And saying no doesn’t mean you are squelching their dreams and aspirations as Parker’s article suggests. After telling my six year old shark loving girl that she wasn’t swimming with her toothy friends, we talked with her about what careers would allow her to work with sharks when she grew up, what she would have to study in order to do it and set up a time to visit more aquariums and see shark programs so that she can explore her interest further. And maybe one day when she’s bigger, i.e. 18 and out of my house, she will swim with sharks. But to let her do it as child, just because she wants to, is irresponsible, reckless and sounds to me slightly like the reaction of a parent who felt over restricted in their own childhood and now is bending over backwards not to be the same as their mean old parents. Grow up…if you don’t, your children never will.

Sure, I could have promised six year old shark loving girl that the next time we go to Hawaii she could get into one of those shark cages they lower into the water and then let the sharks come at her, but I know my child and it would scare the poop out her. She’d probably be so scared that any interest she once had in sharks would disappear in her frenzied panic to get pulled out of the water. Again, when she’s older, after she’s had more exposure to sharks and the ocean, after she’s had a chance to experience more things in life, she can make her own decision about swimming with sharks or anything else. Appropriate things at appropriate ages – someone should put that on a t-shirt and make all the free range parents wear it.

Parker’s article and the free range movement makes it seem as if the majority of parents are overprotective, knee pad toters and that those who allow their kids to strive for extraordinary goals at a young age like riding the subway alone, climbing Everest and sailing around the world, are the enlightened exception who should be emulated. In fact, both are extremes. Most parents fall somewhere in the middle…and they should. It seems rather silly to raise your children according to any movement, be it the free range or the more conservative helicopter style (where parents are hovering over their children, hand holding and protecting every move). Children should be allowed to run and play and explore. They should be encouraged to get dirty, experiment and strive for their dreams but with guidance, rules, boundaries and opportunities to make decisions and mistakes within an environment that won’t kill them before the second grade. But I think allowing kids to do too much, too soon or without restriction or supervision will result in kids who don’t have a sense of when something is appropriate and safe and when it is wise and wonderful to take the risk and forge ahead. Children need good decision making skills and being able to understand situations, take appropriate action or inaction and taking risks are all part of that. Allowing them to do anything they want, and not allowing them to do anything at all deprive them of learning those skills. To me, that’s the saddest part about this effort to divide parenting into movements – the real issues about what children need get lost in all the rhetoric.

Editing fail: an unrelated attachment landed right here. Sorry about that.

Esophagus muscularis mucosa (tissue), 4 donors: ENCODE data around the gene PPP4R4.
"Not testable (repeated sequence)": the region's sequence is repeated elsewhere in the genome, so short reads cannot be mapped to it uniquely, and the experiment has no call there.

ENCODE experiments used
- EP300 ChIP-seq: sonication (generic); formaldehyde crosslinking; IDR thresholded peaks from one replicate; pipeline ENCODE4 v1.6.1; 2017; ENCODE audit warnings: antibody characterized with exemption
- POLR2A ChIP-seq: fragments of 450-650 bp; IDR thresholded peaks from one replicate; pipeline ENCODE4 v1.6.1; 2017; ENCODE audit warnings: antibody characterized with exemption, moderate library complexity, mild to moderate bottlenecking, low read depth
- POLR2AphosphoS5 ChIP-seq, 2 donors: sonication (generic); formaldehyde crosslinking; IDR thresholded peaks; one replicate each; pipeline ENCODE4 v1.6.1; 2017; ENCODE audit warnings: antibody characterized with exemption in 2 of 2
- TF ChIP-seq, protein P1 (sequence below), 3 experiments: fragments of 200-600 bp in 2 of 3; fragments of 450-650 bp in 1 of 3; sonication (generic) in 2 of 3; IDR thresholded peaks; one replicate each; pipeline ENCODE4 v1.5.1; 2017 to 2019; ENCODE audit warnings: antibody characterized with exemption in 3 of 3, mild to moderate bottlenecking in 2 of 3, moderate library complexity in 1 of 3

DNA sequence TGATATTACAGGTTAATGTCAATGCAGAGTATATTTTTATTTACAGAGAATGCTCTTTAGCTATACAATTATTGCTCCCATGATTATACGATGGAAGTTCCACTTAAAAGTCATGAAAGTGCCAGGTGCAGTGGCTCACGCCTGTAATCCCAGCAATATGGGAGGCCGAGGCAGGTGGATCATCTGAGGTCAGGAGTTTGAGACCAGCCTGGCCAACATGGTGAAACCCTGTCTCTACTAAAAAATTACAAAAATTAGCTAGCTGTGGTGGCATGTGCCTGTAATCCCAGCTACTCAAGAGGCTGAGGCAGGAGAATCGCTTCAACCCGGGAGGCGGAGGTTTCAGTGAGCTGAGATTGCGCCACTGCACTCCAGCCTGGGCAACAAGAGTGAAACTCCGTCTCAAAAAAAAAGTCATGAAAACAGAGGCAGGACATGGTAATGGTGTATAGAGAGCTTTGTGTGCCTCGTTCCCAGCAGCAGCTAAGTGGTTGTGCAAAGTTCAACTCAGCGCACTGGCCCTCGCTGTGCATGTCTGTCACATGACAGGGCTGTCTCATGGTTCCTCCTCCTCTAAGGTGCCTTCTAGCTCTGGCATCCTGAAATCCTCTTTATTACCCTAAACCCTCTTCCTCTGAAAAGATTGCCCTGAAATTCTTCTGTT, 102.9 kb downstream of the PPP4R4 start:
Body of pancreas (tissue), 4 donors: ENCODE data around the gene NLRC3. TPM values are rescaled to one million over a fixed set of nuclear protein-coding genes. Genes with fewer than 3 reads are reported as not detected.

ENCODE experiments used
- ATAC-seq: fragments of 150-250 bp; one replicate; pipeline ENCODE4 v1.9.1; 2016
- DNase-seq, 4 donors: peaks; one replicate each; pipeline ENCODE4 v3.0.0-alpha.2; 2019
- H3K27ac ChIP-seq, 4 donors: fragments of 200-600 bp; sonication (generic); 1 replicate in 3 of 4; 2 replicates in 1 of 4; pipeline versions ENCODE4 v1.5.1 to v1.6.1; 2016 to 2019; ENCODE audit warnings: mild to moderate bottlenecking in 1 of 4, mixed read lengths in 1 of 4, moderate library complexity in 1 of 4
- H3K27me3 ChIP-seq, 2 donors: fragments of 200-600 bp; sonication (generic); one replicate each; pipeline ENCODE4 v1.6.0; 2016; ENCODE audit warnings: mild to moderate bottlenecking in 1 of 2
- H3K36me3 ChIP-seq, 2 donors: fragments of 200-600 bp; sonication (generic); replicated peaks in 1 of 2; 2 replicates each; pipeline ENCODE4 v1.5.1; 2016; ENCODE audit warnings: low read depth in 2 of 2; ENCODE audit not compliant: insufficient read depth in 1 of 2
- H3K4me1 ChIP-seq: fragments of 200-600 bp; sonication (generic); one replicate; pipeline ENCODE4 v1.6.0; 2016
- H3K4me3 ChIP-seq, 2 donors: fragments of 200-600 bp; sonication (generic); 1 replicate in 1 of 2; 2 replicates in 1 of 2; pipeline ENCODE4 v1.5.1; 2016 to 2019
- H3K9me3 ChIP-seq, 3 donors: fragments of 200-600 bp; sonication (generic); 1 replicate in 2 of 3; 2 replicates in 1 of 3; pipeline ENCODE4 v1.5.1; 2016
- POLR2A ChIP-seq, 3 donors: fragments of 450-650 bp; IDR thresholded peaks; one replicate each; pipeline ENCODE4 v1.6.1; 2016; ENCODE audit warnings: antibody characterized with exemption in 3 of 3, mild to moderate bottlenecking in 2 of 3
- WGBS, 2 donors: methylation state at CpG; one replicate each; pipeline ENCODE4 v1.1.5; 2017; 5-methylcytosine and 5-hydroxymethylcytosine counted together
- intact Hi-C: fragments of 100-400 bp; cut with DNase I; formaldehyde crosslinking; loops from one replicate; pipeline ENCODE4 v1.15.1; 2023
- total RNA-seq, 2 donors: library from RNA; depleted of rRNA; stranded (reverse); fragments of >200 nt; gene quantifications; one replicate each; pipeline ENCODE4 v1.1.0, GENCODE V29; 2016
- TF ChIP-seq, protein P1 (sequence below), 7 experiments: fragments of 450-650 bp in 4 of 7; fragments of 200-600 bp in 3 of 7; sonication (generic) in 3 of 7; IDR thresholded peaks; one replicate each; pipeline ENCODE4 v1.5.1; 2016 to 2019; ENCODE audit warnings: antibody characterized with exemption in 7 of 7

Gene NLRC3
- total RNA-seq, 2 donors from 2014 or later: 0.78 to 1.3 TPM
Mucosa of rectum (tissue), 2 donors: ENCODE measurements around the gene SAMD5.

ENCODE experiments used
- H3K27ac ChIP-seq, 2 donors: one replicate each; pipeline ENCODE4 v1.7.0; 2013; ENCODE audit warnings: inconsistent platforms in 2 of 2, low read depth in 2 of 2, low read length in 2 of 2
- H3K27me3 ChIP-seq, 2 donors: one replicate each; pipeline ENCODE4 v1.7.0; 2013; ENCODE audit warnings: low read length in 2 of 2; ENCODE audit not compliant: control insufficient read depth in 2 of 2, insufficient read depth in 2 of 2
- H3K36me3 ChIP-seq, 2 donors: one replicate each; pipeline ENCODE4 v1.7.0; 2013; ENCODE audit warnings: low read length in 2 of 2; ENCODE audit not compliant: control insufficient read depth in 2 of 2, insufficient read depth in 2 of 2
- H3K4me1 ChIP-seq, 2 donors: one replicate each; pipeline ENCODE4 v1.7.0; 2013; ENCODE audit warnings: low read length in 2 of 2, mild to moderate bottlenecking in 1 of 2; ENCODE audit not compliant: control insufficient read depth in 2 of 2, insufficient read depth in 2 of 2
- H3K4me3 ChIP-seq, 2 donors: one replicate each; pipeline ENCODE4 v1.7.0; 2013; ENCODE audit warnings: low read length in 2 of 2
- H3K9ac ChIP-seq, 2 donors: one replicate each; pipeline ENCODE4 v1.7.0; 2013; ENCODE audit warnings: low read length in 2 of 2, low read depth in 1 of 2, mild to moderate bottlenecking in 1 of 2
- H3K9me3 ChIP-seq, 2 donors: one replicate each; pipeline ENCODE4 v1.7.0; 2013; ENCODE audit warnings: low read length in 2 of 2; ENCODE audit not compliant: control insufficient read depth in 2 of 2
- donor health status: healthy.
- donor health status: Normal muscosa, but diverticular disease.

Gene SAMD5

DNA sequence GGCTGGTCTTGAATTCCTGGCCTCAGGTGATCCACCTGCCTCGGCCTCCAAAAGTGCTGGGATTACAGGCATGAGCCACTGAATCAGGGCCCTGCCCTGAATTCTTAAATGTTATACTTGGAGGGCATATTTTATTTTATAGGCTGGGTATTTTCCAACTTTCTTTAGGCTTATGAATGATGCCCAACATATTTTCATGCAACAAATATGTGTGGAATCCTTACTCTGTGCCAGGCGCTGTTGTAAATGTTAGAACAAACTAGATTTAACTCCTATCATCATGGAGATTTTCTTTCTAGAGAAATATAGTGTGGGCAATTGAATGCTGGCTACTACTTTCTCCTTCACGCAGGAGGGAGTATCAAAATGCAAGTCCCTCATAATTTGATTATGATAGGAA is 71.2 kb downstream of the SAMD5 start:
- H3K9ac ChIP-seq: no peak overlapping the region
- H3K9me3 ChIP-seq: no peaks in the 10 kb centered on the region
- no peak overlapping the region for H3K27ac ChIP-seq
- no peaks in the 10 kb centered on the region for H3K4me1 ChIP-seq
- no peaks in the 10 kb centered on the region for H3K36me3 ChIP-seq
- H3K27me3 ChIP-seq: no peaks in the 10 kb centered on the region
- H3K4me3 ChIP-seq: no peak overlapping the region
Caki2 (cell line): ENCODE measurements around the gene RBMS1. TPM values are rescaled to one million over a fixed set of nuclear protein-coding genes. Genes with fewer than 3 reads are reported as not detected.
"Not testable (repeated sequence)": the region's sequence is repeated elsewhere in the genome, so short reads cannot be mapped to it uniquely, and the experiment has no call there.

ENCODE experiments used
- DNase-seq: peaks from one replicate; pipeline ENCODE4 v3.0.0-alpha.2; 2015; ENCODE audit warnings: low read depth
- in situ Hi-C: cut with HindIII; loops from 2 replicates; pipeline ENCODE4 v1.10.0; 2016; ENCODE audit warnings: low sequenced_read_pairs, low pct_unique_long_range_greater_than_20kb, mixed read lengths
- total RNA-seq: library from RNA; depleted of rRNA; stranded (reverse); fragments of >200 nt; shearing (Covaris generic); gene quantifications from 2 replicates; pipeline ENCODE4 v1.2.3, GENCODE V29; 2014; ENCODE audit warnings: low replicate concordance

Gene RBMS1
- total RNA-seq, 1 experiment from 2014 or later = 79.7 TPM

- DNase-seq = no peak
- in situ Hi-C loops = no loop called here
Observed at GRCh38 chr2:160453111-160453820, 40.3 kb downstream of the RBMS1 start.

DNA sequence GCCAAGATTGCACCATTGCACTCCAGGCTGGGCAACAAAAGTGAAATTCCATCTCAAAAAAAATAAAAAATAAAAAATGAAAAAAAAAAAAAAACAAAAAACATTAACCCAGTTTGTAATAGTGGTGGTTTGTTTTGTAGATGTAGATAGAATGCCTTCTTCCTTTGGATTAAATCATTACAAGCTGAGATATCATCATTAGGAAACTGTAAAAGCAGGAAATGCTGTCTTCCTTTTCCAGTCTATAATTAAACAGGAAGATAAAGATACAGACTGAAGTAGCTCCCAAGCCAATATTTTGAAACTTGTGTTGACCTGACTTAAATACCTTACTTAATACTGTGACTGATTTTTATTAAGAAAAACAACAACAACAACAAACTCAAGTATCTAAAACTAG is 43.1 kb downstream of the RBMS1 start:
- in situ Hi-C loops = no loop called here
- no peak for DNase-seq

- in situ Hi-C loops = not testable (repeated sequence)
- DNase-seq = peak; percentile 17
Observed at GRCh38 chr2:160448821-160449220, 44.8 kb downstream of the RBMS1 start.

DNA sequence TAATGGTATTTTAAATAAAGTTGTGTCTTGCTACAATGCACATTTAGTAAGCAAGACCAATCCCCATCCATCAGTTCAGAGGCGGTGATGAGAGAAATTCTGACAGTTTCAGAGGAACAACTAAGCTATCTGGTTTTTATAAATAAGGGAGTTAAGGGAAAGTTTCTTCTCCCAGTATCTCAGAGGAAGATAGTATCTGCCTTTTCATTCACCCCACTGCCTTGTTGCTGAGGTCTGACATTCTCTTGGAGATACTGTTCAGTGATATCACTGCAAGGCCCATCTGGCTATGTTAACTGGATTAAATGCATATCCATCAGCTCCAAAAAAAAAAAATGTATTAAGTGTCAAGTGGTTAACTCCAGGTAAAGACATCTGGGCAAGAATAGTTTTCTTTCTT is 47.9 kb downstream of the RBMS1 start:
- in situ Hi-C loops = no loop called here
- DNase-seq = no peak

You can read Parker’s article at: